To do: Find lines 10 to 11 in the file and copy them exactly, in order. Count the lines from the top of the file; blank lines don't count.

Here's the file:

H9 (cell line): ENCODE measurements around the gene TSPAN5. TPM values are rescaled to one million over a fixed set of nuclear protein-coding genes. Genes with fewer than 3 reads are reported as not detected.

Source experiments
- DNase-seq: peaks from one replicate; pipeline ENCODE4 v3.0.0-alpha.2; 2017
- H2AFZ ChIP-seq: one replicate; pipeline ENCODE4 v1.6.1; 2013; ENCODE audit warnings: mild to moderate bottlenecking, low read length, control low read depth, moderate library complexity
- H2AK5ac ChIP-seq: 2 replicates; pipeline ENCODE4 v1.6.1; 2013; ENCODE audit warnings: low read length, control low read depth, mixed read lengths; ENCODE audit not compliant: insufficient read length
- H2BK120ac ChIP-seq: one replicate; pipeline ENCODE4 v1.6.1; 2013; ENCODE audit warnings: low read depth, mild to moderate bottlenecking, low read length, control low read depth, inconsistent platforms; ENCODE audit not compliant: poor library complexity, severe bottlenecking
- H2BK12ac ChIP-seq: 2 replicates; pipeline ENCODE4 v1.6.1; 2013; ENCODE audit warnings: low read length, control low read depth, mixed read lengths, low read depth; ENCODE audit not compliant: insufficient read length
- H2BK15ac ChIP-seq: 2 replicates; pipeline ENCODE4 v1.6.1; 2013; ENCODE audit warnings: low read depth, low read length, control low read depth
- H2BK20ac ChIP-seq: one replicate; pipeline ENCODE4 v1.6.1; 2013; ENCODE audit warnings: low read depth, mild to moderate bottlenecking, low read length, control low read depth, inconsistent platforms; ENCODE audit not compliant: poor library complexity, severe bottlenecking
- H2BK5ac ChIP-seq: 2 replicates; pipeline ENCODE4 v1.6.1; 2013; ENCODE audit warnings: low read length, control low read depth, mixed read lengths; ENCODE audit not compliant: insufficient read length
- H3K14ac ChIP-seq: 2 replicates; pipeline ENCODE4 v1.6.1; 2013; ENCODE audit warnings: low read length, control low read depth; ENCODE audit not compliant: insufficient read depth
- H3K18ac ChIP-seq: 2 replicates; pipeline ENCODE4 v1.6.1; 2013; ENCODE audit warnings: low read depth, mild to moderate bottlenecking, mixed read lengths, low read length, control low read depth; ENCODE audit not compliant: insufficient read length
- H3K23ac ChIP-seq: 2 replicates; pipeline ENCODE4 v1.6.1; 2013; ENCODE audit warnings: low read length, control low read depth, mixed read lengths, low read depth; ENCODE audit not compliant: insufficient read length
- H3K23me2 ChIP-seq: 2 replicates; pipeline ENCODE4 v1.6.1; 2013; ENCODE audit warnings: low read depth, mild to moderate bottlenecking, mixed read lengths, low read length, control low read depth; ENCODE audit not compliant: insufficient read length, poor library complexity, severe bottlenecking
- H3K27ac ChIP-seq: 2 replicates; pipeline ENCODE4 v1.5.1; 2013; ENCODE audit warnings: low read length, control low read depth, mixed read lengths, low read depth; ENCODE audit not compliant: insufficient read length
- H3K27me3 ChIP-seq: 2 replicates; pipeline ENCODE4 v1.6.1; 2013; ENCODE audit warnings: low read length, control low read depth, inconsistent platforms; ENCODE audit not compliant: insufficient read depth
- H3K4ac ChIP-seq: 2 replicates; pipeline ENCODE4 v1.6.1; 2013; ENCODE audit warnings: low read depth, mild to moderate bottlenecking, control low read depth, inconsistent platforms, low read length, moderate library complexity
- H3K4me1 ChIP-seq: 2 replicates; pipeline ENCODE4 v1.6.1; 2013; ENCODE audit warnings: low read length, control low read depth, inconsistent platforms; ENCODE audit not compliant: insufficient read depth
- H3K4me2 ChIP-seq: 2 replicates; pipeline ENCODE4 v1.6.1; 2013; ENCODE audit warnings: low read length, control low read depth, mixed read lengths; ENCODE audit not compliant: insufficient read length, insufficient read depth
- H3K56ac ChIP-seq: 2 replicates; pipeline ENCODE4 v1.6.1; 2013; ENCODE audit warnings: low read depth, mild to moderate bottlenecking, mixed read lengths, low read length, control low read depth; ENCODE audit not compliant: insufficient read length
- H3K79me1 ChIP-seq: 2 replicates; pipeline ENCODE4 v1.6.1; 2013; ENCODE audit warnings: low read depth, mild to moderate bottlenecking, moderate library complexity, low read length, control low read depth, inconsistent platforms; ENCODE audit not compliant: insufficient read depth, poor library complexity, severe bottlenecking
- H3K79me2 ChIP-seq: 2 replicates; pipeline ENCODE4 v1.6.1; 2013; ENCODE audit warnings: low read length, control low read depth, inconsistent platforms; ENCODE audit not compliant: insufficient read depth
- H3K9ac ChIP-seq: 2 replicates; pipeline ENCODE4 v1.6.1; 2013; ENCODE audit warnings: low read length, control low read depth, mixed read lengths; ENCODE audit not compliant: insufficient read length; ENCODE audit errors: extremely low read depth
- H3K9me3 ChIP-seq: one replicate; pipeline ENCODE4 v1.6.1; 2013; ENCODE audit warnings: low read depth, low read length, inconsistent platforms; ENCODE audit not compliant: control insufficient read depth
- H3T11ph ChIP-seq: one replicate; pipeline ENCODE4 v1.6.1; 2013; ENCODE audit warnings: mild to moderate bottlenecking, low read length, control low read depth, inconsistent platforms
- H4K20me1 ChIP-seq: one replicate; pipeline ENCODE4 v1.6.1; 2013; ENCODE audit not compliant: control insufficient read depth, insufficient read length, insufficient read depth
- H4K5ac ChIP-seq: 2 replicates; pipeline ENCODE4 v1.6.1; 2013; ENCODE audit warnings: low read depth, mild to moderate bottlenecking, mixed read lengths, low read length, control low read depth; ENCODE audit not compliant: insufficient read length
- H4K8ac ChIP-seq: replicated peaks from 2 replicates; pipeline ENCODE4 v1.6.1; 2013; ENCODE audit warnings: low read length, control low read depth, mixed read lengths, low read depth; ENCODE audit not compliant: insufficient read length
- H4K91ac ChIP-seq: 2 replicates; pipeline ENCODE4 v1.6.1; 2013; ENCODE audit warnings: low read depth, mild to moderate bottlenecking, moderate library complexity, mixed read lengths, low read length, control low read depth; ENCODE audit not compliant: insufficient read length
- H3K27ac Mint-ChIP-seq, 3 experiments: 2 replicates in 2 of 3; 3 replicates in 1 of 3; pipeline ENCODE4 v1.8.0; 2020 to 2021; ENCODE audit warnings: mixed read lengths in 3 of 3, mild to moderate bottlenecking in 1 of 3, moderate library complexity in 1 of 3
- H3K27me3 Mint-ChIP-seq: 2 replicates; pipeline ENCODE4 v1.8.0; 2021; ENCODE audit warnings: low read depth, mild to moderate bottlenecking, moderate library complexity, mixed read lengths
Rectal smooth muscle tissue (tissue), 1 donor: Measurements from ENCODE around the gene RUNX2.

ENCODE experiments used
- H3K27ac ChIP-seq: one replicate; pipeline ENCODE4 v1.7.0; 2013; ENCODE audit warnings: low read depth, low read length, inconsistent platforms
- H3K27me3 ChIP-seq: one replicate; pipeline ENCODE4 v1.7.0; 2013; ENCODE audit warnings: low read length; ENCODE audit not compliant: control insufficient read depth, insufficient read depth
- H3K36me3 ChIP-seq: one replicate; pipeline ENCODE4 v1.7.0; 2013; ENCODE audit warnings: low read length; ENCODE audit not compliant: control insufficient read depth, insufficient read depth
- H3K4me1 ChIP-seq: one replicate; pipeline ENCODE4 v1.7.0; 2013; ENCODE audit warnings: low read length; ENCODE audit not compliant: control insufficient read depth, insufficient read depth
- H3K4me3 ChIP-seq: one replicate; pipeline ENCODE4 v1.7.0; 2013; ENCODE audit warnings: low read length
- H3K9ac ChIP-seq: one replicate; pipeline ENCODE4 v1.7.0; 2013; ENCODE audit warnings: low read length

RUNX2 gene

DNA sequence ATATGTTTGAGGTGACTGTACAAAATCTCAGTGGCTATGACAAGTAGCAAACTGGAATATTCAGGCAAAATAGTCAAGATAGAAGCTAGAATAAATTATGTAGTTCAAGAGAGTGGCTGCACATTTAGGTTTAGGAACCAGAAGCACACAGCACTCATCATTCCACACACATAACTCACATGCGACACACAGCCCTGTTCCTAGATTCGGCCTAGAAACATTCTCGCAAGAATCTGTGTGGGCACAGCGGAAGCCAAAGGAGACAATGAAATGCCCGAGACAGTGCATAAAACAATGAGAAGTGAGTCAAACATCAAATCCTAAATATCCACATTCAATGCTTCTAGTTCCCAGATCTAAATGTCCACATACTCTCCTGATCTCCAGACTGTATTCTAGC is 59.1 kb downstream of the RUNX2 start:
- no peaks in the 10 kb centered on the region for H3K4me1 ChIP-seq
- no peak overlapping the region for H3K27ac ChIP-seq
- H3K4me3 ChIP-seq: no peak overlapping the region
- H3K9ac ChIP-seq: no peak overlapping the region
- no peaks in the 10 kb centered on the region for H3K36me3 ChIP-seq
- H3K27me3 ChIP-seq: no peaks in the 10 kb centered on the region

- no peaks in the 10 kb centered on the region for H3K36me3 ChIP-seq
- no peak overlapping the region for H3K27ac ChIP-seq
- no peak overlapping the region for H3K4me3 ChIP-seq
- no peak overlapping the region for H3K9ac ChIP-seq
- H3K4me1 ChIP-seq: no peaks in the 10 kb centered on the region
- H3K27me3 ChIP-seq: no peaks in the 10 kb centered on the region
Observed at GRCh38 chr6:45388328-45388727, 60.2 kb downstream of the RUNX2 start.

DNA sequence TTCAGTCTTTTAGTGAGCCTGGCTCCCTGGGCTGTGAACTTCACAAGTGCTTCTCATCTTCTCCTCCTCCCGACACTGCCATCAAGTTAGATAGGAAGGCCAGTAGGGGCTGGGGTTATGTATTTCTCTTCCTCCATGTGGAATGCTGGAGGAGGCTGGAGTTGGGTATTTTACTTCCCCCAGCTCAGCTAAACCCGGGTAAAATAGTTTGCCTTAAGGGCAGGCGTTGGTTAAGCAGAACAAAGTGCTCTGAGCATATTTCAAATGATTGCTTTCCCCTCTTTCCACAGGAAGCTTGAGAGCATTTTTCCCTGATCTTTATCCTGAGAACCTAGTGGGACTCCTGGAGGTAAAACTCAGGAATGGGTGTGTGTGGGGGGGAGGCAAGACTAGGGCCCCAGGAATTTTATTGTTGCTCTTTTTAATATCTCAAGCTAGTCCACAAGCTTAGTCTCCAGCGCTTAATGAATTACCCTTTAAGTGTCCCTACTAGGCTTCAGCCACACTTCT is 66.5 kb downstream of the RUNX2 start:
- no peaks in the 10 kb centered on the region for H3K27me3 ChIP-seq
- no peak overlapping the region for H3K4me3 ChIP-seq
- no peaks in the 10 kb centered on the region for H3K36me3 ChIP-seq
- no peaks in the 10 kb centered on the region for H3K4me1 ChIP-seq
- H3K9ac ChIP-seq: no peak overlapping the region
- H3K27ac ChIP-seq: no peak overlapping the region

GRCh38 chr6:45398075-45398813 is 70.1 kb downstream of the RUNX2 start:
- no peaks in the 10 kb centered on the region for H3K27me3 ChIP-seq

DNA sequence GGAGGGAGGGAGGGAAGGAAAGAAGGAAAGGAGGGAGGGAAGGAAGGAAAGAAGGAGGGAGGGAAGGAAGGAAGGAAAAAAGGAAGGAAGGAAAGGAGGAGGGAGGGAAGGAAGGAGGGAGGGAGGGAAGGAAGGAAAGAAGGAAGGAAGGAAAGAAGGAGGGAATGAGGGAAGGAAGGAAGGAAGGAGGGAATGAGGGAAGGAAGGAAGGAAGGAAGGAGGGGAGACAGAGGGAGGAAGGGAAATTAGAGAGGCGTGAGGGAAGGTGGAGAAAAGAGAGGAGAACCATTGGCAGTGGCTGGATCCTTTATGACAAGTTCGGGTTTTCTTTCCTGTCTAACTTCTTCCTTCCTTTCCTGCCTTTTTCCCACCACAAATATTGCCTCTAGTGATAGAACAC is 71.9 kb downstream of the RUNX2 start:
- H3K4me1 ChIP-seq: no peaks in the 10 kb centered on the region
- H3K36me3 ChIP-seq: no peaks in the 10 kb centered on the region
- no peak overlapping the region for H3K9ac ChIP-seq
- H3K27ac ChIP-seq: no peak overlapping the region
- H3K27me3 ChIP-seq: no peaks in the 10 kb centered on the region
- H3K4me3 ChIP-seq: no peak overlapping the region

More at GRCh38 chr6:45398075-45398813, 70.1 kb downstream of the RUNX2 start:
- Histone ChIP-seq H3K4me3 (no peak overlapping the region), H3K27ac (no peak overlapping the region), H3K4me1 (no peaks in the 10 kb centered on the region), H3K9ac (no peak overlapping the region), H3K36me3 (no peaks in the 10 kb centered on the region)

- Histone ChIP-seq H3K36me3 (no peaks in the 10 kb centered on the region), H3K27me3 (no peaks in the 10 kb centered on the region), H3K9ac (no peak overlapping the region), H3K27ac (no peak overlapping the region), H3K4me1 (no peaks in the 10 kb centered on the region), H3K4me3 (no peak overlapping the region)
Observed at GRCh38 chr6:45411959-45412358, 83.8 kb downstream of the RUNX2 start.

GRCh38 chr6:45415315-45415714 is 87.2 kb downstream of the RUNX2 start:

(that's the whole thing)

- H2BK5ac ChIP-seq: 2 replicates; pipeline ENCODE4 v1.6.1; 2013; ENCODE audit warnings: low read length, control low read depth, mixed read lengths; ENCODE audit not compliant: insufficient read length
- H3K14ac ChIP-seq: 2 replicates; pipeline ENCODE4 v1.6.1; 2013; ENCODE audit warnings: low read length, control low read depth; ENCODE audit not compliant: insufficient read depth